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China’s Saving and Global Economic Performance

Author

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  • Rod Tyers

    (University of Western Australia and Research School of Economics Australian National University)

  • Ying Zhang

    (University of Western Australia)

  • Tsun Se Cheong

    (University of Western Australia)

Abstract

China’s net saving abroad has been slowing and will slow further as its households consume more, its corporations save less and its central and provincial governments continue in combined deficit. These changes are associated with weaker global economic performance but, importantly, they stem from the acceptance by Chinese governments of slower and more “inward focussed” future growth. Yet these changes will raise global financing costs, to an extent that has been recently disguised by “quantitative easing” (QE) in the US, Europe and Japan. The coincidence of reduced excess-saving in both China and Japan with the unwinding of these QE policies, both of which will contribute to an excess supply of long term bonds, could see very substantial tightening in financial markets. Moreover, the substitution of China’s outward FDI for reserve accumulation will redirect what remains of China’s excess saving away from the US, causing a disproportionate rise in the cost of US investment financing, possibly stifling the recovery there. The effects of this pessimistic scenario could be offset by fiscal consolidation in the major economic blocs, so that global debt falls as global saving falls, leading to a soft landing for private investment and continued expansion.

Suggested Citation

  • Rod Tyers & Ying Zhang & Tsun Se Cheong, 2013. "China’s Saving and Global Economic Performance," Economics Discussion / Working Papers 13-20, The University of Western Australia, Department of Economics.
  • Handle: RePEc:uwa:wpaper:13-20
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    References listed on IDEAS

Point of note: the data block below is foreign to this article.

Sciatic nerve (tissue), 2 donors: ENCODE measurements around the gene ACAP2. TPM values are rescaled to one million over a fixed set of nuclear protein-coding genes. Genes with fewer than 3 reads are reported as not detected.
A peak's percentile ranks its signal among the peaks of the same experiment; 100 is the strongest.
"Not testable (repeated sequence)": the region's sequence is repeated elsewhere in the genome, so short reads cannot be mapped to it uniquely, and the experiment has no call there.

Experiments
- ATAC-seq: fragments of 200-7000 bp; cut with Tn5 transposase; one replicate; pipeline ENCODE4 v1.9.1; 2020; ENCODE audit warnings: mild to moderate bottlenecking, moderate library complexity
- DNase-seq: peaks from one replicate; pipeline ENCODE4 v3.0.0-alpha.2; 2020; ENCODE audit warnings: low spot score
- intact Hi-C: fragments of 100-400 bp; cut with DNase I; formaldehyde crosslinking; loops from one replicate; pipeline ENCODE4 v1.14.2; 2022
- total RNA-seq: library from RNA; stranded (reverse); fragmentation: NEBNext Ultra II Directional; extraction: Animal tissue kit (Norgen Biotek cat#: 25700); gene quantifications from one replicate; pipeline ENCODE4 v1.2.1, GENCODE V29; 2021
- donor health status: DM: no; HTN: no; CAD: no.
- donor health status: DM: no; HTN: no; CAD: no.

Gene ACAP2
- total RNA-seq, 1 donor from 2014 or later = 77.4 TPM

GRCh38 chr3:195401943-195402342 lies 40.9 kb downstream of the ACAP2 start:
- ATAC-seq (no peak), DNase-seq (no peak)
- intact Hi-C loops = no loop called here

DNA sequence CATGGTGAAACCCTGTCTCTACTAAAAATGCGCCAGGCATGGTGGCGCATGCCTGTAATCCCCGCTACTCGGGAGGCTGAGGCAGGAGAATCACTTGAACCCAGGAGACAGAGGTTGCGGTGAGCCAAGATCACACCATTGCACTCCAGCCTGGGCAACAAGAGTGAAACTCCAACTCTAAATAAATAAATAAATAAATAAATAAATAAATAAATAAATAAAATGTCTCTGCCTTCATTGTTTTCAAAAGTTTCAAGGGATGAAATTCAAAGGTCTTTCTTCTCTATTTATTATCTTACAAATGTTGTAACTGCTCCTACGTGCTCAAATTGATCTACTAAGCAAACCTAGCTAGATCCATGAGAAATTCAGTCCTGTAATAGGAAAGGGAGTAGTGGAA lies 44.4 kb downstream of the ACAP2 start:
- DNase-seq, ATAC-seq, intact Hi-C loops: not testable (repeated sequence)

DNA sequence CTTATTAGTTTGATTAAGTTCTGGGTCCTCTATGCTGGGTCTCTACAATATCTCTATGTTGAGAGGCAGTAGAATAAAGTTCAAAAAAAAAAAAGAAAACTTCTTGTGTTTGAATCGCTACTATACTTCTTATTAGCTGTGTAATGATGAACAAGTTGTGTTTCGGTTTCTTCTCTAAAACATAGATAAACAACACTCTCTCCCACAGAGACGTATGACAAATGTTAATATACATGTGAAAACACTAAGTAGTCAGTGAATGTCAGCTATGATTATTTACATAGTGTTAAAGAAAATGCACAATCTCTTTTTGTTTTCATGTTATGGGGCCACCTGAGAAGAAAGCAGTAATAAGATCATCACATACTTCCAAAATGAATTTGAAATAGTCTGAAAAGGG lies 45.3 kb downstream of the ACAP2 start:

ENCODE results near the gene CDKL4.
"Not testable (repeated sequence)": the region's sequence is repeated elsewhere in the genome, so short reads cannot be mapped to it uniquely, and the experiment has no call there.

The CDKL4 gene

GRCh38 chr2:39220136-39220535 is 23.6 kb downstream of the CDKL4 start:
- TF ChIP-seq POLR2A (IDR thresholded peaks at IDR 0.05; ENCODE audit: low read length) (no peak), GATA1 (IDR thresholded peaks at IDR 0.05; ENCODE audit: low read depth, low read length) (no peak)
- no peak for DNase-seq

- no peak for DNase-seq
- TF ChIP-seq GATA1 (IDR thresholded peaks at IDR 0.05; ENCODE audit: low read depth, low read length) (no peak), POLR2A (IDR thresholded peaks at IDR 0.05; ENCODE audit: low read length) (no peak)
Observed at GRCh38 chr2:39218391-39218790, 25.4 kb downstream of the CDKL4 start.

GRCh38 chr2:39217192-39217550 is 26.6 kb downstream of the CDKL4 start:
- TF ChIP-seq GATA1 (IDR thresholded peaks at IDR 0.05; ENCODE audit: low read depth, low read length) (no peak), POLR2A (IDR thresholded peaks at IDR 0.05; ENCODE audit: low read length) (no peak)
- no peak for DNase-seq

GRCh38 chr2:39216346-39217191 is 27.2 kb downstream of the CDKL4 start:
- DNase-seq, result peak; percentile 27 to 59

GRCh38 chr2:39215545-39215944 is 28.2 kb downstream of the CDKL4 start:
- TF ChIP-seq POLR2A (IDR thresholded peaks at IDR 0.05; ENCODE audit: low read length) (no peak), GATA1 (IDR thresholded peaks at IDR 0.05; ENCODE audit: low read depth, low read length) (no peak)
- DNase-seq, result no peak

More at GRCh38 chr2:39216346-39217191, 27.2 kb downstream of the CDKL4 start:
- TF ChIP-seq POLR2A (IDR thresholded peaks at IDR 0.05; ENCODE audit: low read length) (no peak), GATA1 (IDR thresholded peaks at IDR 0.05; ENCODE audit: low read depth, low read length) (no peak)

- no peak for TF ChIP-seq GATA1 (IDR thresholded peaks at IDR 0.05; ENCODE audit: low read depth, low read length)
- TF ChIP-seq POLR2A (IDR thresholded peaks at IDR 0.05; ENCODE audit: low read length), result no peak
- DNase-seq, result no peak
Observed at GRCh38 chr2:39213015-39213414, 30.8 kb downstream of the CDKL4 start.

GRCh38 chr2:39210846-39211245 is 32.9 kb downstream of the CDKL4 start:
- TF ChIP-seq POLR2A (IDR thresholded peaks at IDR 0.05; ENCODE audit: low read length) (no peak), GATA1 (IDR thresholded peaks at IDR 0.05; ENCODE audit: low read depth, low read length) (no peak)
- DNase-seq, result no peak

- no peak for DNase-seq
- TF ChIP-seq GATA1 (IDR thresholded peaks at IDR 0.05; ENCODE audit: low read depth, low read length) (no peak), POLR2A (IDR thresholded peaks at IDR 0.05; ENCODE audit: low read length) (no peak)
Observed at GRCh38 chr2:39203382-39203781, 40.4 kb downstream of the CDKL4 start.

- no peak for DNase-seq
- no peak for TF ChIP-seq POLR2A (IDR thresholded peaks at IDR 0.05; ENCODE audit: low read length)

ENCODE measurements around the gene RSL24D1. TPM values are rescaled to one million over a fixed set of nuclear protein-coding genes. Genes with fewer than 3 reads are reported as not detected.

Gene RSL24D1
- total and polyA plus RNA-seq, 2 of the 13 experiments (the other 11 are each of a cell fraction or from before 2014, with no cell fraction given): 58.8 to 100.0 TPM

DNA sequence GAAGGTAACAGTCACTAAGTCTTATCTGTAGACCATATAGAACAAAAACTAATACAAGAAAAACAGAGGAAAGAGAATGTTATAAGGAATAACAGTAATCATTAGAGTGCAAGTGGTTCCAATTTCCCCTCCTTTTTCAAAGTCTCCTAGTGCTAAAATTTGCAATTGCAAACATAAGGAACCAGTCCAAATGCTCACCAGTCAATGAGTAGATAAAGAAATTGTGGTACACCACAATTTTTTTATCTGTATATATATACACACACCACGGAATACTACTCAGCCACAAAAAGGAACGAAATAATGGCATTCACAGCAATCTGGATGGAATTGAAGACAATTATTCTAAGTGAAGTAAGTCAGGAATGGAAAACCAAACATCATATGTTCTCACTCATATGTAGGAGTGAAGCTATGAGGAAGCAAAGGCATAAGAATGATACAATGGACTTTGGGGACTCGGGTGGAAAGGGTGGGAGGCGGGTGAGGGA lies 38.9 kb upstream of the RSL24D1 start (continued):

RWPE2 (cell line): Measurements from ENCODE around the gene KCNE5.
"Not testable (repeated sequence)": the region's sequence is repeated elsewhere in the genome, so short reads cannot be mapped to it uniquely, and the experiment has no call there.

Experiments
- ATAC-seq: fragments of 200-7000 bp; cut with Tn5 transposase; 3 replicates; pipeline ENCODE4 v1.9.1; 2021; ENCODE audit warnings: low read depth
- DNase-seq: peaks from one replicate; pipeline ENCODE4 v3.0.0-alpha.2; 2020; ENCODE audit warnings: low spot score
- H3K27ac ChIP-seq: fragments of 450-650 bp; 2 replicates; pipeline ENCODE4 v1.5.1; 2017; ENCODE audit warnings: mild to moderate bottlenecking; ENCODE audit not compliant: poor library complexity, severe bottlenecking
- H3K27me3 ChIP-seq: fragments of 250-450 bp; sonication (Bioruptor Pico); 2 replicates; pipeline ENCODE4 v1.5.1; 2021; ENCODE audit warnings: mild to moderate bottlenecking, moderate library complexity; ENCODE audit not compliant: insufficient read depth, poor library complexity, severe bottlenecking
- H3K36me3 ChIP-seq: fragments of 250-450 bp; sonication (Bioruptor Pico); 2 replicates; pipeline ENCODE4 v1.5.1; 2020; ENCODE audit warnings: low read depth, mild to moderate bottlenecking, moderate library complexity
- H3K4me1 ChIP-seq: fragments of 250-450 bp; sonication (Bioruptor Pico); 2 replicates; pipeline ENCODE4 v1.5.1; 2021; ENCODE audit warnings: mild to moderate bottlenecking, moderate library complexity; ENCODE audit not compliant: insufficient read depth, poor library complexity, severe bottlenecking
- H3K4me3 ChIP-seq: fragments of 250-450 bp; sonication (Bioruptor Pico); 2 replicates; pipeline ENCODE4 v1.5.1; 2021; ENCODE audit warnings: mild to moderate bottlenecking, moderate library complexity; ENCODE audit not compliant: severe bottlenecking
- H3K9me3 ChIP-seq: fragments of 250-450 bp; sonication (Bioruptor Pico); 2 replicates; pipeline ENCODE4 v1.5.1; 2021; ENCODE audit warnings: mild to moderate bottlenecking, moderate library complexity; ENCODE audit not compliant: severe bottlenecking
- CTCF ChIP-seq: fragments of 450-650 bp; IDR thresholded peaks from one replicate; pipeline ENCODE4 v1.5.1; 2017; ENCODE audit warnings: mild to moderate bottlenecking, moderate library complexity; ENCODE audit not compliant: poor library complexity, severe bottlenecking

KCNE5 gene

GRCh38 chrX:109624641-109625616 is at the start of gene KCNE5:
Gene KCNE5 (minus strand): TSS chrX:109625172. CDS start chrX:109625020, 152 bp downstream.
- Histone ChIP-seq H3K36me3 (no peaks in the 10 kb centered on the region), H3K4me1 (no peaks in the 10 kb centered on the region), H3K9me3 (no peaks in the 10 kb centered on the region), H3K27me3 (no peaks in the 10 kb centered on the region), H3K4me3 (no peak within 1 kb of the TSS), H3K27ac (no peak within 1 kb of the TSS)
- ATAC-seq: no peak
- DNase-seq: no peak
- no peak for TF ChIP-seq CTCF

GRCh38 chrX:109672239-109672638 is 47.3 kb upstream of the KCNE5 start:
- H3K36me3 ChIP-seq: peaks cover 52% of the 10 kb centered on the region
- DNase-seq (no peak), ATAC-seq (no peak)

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    6. Rod Tyers & Ying Zhang, 2011. "Appreciating the Renminbi," The World Economy, Wiley Blackwell, vol. 34(2), pages 265-297, February.
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    9. Michael P. Dooley & David Folkerts-Landau & Peter Garber, 2007. "Direct Investment, Rising Real Wages and the Absorption of Excess Labor in the Periphery," NBER Chapters,in: G7 Current Account Imbalances: Sustainability and Adjustment, pages 103-132 National Bureau of Economic Research, Inc.
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    Cited by:

    1. Rod Tyers, 2016. "China and Global Macroeconomic Interdependence," The World Economy, Wiley Blackwell, vol. 39(11), pages 1674-1702, November.
    2. Rod Tyers, 2013. "A Simple Model to Study Global Macroeconomic Interdependence," Economics Discussion / Working Papers 13-23, The University of Western Australia, Department of Economics.
    3. Tyers, Rod, 2015. "International effects of China's rise and transition: Neoclassical and Keynesian perspectives," Journal of Asian Economics, Elsevier, vol. 37(C), pages 1-19.
    4. Rod Tyers, 2014. "Pessimism Shocks in a Model of Global Macroeconomic Interdependence," Economics Discussion / Working Papers 14-28, The University of Western Australia, Department of Economics.

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